What is the nitrogen oxidation state in ammonia?

1 Answer
Jul 31, 2017

Answer:

Ain't we got #stackrel(-III)N#?

Explanation:

We have #NH_3#, and the electrons in each #N-H# are assigned to the most electronegative element, i.e. to nitrogen....and so we gots #N(-III)# and #3xxH(+I)#; the sum of the oxidation numbers is equal to the charge on the resultant species, i.e. #0#.

Note that this makes sense when we speak of dinitrogen reduction, i.e. the reduction of zerovalent dinitrogen gas.......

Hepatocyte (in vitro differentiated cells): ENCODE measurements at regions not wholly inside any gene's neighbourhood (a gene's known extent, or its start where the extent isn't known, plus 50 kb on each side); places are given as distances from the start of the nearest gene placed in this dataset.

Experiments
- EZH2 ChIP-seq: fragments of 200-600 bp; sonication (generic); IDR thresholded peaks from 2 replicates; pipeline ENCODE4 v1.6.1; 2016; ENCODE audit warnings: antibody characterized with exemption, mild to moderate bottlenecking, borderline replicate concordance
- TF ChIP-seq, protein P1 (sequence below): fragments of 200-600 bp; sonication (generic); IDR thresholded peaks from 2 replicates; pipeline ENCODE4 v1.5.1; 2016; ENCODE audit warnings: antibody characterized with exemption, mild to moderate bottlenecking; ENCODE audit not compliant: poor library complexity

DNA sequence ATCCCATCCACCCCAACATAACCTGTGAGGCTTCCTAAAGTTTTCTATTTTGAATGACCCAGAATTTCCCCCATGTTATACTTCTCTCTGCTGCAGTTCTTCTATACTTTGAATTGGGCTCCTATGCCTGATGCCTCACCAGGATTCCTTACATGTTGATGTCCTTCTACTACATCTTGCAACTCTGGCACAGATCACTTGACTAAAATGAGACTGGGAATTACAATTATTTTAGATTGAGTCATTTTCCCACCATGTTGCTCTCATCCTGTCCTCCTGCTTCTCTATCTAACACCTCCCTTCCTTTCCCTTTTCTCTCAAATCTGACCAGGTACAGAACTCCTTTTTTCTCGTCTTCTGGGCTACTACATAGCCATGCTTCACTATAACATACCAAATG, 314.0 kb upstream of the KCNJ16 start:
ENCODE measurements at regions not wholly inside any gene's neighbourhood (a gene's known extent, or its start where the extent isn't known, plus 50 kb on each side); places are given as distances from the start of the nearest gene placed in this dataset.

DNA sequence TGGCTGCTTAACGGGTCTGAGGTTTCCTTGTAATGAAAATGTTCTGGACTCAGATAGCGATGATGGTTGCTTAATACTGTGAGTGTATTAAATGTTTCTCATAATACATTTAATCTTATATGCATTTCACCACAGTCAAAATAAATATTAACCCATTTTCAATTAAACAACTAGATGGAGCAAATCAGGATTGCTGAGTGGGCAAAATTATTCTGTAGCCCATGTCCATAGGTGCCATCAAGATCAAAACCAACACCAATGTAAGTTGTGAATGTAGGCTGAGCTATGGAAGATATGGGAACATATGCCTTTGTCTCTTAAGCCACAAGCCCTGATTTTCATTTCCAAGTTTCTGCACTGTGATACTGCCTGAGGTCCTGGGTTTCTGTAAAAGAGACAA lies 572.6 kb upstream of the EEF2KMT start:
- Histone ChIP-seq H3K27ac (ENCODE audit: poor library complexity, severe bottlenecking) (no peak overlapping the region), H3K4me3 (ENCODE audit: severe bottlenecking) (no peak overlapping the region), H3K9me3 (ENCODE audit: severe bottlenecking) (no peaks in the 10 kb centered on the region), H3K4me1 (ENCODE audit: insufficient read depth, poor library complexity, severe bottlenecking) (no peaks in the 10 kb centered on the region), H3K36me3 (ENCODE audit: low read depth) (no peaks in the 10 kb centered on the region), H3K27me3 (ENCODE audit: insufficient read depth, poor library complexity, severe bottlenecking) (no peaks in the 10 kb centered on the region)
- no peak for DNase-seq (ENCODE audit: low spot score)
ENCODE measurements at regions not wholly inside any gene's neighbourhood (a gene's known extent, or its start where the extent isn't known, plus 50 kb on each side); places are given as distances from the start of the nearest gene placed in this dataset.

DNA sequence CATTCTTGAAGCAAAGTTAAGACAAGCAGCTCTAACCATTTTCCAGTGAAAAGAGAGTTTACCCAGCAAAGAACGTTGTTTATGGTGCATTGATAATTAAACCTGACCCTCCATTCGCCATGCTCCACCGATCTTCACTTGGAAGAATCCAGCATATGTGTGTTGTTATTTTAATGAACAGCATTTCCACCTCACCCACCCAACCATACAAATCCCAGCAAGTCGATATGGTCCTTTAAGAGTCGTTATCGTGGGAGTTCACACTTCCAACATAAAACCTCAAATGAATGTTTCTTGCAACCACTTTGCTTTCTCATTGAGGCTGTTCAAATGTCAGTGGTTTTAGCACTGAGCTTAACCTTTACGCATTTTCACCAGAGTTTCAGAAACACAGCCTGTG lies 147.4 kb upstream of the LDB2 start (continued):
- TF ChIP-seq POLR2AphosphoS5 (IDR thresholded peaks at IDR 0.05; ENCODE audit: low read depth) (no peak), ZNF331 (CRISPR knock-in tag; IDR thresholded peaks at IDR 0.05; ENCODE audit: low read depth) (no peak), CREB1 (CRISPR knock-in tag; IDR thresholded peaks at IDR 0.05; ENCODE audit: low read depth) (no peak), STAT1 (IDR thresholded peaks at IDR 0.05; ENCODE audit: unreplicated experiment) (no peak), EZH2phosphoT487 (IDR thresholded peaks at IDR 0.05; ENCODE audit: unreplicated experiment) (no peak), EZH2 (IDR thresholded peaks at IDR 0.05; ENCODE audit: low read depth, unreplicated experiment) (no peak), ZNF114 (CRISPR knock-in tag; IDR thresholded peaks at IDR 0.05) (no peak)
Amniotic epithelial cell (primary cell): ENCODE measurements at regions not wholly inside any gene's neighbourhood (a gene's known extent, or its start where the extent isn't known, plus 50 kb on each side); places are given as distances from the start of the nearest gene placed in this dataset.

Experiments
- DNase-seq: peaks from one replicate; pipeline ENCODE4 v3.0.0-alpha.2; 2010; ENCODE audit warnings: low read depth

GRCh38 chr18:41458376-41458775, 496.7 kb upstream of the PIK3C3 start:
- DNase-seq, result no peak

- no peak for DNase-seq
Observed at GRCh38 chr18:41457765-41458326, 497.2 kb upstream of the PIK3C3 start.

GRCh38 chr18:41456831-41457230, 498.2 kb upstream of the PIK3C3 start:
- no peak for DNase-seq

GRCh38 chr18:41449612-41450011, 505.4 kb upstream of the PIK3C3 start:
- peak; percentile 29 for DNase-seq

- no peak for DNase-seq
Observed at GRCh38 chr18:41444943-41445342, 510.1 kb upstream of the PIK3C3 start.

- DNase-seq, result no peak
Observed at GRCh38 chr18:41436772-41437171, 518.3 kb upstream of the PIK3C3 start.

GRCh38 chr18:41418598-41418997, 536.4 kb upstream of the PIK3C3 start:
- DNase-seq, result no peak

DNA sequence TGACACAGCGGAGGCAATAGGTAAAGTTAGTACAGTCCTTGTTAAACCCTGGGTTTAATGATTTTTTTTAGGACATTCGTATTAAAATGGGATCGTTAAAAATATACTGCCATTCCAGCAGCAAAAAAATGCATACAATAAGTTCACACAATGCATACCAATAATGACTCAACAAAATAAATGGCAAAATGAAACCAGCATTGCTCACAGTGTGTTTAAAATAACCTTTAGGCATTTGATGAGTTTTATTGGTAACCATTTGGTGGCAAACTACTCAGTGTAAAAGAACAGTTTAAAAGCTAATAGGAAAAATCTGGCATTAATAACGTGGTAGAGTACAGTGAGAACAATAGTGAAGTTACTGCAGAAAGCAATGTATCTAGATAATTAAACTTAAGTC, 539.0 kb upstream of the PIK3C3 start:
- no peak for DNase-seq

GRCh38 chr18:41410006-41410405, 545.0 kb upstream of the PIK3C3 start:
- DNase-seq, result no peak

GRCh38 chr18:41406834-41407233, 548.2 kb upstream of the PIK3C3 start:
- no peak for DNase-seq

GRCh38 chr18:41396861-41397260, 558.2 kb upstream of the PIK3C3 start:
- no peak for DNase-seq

#1/2stackrel(0)"N"_2(g) +3/2stackrel(0)"H"_2(g) rarr stackrel(-III)" NH"_3(g)#

....which is about the most important inorganic reaction on the planet. Here hydrogen is oxidized to #stackrel(+I)H# and nitrogen reduced to #stackrel(-III)N#. Capisce?